This simple but powerful drone kit is designed for teens and first-time DIY drone builders. Its instructions will teach you the basic principles of drone building, so even if this doesn’t end up being your favorite drone for sale ever, it will help you learn to build and fly other drones in the future! It sacrifices a bit of customizability, but more than makes up for it with its ease-of-use and incredibly low price of only $33 USD.
One fun little feature of this drone is it will do 3D flips and rolls 360° in all directions with just a push of the control. No experience necessary! Also it has a pretty good range at about 100 meters or 300 feet. It’s very sturdy too making it pretty forgiving of beginner pilot errors. The instruction manual can be a little hard to follow, and it can be a pain to remove the tiny little screw to replace the battery every 10 minutes, but overall this is a pretty nice drone for the price. It’s a bit more than some drones in it’s class, but well worth it based on their customer service reputation alone.

Having a larger sensor is nice, but for me, what really sets the Mavic 2 Pro apart from the other drones out there is the Hasselblad color science. Even if you don’t know how to work with colors in your editing software, the colors that come out of this camera are amazing just as they are with no editing.weather you’re taking pictures or video, Hasselblad’s color science is embedded throughout all the shooting modes.

2) the instructions are ridiculously basic. Not sure if they were written by someone who's not English fluent, but we were able to figure it out. They don't address the camera at all. You'll be able to figure out where the camera attaches by process of elimination (on the bottom), and the big USB has one of the tiny USBs inside that goes into the camera (I'm sure there are real words for those pieces that I don't know!).


Headless mode took me some time to figure out, but once I did it worked like a charm! Very stable flyer. Very durable. I have crashed this a few times doing some extreme flying (trying to fly through obstacles like picnic tables, playground etc) It took some nasty beatings and still flies excellent. The prop guards are a thicker gauge and will def. protect the quad, however, I like to fly with them off to kill some weight and the quad performs a little more aggressively too. The camera is removable also if you want to shave more weight. Even with the prop guards off it's still strong (most of my crashes were without the prop guards) over all 100% recommended and if the video helps please leave a thumbs up.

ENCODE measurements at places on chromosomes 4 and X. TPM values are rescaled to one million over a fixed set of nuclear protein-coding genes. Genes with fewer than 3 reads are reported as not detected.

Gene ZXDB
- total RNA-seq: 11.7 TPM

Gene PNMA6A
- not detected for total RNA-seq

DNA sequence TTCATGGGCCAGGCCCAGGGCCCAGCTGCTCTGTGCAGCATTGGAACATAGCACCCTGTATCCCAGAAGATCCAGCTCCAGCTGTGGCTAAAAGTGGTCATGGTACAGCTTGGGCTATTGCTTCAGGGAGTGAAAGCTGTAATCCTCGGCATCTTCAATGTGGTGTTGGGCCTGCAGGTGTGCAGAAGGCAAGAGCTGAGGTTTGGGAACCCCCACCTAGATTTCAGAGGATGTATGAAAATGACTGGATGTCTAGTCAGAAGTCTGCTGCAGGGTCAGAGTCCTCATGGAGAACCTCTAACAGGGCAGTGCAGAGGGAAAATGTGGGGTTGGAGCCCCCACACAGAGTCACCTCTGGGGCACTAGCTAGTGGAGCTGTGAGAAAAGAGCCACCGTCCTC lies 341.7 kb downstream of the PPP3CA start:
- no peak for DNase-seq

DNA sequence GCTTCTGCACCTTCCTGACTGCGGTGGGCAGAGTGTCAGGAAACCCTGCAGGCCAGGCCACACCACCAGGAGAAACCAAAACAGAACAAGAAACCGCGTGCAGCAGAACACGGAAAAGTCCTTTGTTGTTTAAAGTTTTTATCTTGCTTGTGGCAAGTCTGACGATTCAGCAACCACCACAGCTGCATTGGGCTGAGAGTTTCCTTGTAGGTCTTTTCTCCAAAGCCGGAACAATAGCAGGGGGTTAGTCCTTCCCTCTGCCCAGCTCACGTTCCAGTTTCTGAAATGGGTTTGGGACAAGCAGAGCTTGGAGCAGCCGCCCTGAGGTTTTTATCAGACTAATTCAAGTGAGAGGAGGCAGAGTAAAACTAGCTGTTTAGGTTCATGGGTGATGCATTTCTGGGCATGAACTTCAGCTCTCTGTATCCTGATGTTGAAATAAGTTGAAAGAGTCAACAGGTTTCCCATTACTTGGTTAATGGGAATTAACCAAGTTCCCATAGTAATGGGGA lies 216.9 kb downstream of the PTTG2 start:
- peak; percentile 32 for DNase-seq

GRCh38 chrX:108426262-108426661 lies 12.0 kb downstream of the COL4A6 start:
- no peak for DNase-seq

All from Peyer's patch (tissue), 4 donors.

The Passport has a lot of the same features as the DJI Spark. You can turn it on, hold it up and launch it right from your hand. It will automatically recognize your face and start following you without using a controller. You can even make gestures telling it to take pictures. Camera wise, the Passport is technically better than the Spark since it does 4K and has a 13 megapixel camera, but we all know specs aren’t everything.
The EVO has obstacle avoidance sensors on the front and in the back. In the font, you get two obstacle avoidance cameras (same as the Mavic). On the back, you’ll find not cameras, but a IR sensor for obstacle avoidance. IR sensors or good for close obstacle detection, but they don’t work for seeing obstacles that are more complex or far away. The Mavic Air and Mavic 2 use cameras on the rear, so they will naturally do better at avoiding obstacles at higher speeds. In any case, if you need obstacle avoidance on your drone, the EVO has it.
Drones are unmanned aerial vehicles (typically configured as quadcopters). To keep drones stable, they have on-board flight controllers capable of measuring movement, and giving feedback to the motor controllers (ESCs). Controlling the speed of each motor is what allows drones to fly in virtually any direction. For example, to move up, all the rotors spin faster creating more lift, but to move right, the left rotors spin faster and the right rotors spin slower causing the drone to tilt to the right. Once the drone is tilted to the right, some of the downward thrust is directed to the left. When a drone is hovering at an angle, it will drift in the direction that tilts in. To rotate a drone, half of the rotors spin faster and the other half spin slower. This only works because half of the rotors are spinning clockwise and the other half are spinning counterclockwise to create a torque force.
This drone is small and cute but pretty durable and very safe for young kids. It’s more suited for indoor use because wind can be a problem due to its small size and the ducted fan design. Some complain that it doesn’t have a hover feature, but neither do other drones in it’s price point. For the price, its a great choice if you want to have some fun with a drone that’s not going to break the bank.
Aside from the video features, the Breeze has a lot of the same features that the Spark has. Follow-me, orbit, dronie and all of the other features work ok, but DJI has more flying options while still being easier to use. To be honest, the Breeze flies great. It uses a downward facing camera and IR sensor to keep it from drifting just like the Spark. It’s actually more stable than the GoPro Karma, but that isn’t saying much…